Have you a Court Order for maintenance but payments are not being made?
You can pursue the arrears of maintenance, and the creditor runs the risk of going to jail for contempt of court.
How do you pursue arrears?
Firstly, you must make an application for the issue of a summons. It shall be in writing (and may be by the lodgment with the Clerk of a completed draft form of summons) and shall include:
(a) a copy of the antecedent order concerned;
(b) the period(s) for which the monetary amounts directed to be paid by the antecedent order have not been duly paid;
(c) the amount of the arrears, and any amount provided by the antecedent order for costs and expenses which is unpaid;
(d) a statement that the applicant understands that the information included in the application may have to be proved on oath at the hearing of any summons issued on foot of the application.
The summons shall be in the Form 57.1 or Form 57.3 Schedule C. The summons shall, in addition to requiring the attendance of the defaulter at a sitting of the Court, also require the defaulter to complete, detach and lodge with the Clerk not less than one week before the date of the said sitting a statement of means and assets (in the Form 53.3 Schedule C, with the necessary modifications), which shall be attached to the summons.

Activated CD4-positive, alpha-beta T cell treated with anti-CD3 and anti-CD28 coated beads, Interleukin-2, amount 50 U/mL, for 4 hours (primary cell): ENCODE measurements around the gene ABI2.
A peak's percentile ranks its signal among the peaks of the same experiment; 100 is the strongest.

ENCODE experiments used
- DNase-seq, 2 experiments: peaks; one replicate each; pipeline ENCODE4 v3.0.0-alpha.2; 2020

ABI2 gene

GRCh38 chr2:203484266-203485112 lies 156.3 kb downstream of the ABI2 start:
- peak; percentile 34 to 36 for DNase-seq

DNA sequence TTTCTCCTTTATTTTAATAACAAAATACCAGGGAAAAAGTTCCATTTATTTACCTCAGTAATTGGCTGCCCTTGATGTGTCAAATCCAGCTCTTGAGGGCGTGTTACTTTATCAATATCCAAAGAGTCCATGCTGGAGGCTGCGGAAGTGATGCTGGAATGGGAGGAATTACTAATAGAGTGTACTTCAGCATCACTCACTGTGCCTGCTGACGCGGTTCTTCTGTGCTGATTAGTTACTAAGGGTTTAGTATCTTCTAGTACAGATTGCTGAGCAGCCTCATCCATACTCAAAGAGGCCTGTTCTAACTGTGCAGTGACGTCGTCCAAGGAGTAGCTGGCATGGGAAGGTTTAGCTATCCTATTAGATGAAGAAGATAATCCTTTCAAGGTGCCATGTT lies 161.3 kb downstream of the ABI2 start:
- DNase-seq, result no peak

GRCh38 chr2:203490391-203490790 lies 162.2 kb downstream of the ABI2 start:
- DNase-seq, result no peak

Persons affected by garnishee order
A person served with an order who is unable to comply with the order may apply to the Court by notice of application in the Form 57.5 Schedule C to set aside or vary the order. A copy of the notice shall be served on the defaulter and on the applicant not later than seven days before the hearing of the application and the original notice shall be lodged with the Clerk not later than four days before the hearing of the application.
Warrant of detention
Where a failure by the maintenance debtor is treated as constituting contempt of court and an order of imprisonment is made, the warrant of detention shall be in accordance with Form 57.7 or 57.8Schedule C, as appropriate.
Application to purge contempt
- Where a person is imprisoned for contempt of court in accordance with section 9A of the Act of 1976:
(a) the person shall be notified in writing of the action required to purge his contempt;
(b) the Court may direct that, if the contempt has not previously been purged, the person shall be brought back before the Court at a place and time fixed by the Court.
The above is a summarised version only of what’s involved.
Even though you can follow this procedure yourself you might be better off engaging the services of a solicitor to ensure you are professionally represented and are not given the run around by somebody who does not hold Court Orders or their maintenance obligations in high regard.